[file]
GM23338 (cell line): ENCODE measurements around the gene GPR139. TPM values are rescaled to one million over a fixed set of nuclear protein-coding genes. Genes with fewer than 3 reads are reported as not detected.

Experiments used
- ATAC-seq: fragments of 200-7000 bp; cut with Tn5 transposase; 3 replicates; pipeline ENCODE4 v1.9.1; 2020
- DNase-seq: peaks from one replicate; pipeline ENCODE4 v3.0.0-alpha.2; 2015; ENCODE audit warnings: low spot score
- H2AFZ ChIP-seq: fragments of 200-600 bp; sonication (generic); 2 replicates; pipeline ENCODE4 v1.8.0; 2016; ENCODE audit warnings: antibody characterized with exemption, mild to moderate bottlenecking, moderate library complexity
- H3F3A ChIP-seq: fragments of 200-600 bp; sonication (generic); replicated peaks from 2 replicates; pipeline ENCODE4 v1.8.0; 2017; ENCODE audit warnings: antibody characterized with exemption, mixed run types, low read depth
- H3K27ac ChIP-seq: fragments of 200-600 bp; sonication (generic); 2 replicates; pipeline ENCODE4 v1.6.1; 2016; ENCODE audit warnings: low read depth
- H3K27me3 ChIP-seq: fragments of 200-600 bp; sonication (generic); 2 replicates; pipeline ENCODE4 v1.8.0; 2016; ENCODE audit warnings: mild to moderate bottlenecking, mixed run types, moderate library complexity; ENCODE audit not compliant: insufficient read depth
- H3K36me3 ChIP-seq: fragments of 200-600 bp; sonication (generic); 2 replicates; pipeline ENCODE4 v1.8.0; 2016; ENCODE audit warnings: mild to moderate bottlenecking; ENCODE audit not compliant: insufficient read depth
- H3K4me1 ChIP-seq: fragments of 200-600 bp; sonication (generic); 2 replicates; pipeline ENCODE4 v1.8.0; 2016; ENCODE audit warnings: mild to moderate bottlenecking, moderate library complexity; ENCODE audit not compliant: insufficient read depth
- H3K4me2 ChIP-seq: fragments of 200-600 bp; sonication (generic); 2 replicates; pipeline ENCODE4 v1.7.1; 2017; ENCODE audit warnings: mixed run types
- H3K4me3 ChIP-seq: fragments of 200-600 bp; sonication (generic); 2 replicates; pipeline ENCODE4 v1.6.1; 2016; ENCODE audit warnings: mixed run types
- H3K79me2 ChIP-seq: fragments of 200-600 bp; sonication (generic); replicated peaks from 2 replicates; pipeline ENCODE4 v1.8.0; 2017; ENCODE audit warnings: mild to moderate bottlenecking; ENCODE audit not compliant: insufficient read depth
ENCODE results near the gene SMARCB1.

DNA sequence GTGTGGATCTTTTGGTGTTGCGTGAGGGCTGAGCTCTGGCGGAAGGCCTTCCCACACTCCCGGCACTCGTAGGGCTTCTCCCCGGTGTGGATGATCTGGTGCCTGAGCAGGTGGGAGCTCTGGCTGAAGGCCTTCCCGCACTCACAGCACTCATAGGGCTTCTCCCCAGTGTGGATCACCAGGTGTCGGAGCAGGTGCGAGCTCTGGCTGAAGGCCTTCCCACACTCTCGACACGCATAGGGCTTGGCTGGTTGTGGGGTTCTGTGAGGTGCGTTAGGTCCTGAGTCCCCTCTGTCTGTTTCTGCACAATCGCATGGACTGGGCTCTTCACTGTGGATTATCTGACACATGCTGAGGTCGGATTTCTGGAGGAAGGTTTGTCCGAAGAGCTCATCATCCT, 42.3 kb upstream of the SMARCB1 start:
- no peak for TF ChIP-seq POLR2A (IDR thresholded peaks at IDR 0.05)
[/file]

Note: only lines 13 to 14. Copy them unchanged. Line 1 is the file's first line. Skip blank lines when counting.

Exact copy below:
- H3K79me2 ChIP-seq: fragments of 200-600 bp; sonication (generic); replicated peaks from 2 replicates; pipeline ENCODE4 v1.8.0; 2017; ENCODE audit warnings: mild to moderate bottlenecking; ENCODE audit not compliant: insufficient read depth
ENCODE results near the gene SMARCB1.